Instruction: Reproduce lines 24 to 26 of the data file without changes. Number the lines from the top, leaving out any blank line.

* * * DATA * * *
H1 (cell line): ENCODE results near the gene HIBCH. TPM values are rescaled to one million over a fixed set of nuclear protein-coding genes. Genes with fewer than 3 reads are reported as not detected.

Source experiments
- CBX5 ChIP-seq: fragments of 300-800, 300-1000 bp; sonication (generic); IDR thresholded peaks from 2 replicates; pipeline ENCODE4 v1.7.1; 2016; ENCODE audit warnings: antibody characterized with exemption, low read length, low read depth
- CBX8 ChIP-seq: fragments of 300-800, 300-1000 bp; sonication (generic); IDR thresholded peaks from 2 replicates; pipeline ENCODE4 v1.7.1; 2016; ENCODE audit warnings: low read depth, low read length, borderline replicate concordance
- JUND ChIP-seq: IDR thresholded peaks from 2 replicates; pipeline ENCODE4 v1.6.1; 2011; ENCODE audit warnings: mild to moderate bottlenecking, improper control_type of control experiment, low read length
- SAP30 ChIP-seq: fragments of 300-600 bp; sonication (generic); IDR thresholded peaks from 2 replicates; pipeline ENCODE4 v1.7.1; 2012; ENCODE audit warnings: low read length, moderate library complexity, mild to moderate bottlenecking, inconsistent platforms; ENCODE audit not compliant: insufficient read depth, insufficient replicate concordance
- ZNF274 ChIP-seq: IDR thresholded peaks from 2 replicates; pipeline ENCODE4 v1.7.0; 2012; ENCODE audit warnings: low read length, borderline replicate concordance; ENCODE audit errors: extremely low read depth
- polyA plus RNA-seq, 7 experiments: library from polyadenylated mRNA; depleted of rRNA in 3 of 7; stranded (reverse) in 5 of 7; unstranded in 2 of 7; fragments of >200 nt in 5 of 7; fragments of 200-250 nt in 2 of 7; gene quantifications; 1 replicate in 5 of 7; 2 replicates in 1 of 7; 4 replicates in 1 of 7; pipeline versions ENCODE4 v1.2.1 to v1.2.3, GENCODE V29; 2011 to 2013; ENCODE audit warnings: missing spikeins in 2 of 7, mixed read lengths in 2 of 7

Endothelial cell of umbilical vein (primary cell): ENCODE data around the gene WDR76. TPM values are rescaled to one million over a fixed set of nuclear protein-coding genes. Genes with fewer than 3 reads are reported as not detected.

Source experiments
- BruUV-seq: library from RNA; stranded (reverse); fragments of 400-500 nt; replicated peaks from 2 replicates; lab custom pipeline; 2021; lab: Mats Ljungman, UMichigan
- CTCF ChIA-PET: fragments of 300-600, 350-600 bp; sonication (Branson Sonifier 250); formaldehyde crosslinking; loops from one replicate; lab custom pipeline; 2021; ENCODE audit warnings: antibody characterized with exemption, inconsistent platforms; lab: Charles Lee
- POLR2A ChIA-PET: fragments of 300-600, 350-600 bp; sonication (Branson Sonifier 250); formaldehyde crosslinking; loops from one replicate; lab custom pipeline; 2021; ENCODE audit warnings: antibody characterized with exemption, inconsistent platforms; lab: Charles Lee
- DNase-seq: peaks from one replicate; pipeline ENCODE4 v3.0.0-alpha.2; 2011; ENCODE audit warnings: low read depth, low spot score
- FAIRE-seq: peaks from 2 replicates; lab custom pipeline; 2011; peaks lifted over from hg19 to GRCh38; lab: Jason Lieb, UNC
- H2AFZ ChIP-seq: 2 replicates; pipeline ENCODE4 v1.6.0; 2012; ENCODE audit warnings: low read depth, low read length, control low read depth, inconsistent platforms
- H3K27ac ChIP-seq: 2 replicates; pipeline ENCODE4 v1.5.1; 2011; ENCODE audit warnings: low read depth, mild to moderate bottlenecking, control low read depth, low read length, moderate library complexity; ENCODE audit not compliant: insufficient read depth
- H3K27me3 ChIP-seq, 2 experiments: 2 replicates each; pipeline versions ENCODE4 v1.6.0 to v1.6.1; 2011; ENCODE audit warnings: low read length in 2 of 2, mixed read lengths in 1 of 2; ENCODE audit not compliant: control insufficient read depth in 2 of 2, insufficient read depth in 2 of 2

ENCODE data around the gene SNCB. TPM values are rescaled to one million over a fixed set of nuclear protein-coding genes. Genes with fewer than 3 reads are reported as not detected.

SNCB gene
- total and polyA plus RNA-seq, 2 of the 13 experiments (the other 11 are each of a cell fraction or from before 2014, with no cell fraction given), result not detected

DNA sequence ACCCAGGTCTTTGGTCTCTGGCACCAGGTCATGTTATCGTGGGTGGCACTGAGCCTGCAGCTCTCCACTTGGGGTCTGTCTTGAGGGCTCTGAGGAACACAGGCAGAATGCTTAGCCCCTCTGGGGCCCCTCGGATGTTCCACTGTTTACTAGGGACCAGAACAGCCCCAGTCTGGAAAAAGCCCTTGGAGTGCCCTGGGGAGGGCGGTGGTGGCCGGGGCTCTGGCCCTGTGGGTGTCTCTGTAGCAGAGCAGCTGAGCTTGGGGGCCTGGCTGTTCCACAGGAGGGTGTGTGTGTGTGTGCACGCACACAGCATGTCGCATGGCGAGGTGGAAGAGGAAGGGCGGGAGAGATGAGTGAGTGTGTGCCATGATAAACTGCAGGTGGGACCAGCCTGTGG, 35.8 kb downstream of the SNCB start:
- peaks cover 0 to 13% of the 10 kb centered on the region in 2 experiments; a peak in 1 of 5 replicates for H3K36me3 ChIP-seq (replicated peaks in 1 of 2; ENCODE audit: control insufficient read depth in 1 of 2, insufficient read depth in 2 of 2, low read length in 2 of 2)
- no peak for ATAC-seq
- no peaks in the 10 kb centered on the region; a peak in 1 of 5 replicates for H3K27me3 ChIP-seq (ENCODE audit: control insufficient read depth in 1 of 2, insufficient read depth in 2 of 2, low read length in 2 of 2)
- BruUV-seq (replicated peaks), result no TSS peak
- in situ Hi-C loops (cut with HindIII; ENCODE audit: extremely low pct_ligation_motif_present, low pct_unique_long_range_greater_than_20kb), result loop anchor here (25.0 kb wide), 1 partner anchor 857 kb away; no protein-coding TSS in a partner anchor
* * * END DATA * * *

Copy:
- no peak for ATAC-seq
- no peaks in the 10 kb centered on the region; a peak in 1 of 5 replicates for H3K27me3 ChIP-seq (ENCODE audit: control insufficient read depth in 1 of 2, insufficient read depth in 2 of 2, low read length in 2 of 2)
- BruUV-seq (replicated peaks), result no TSS peak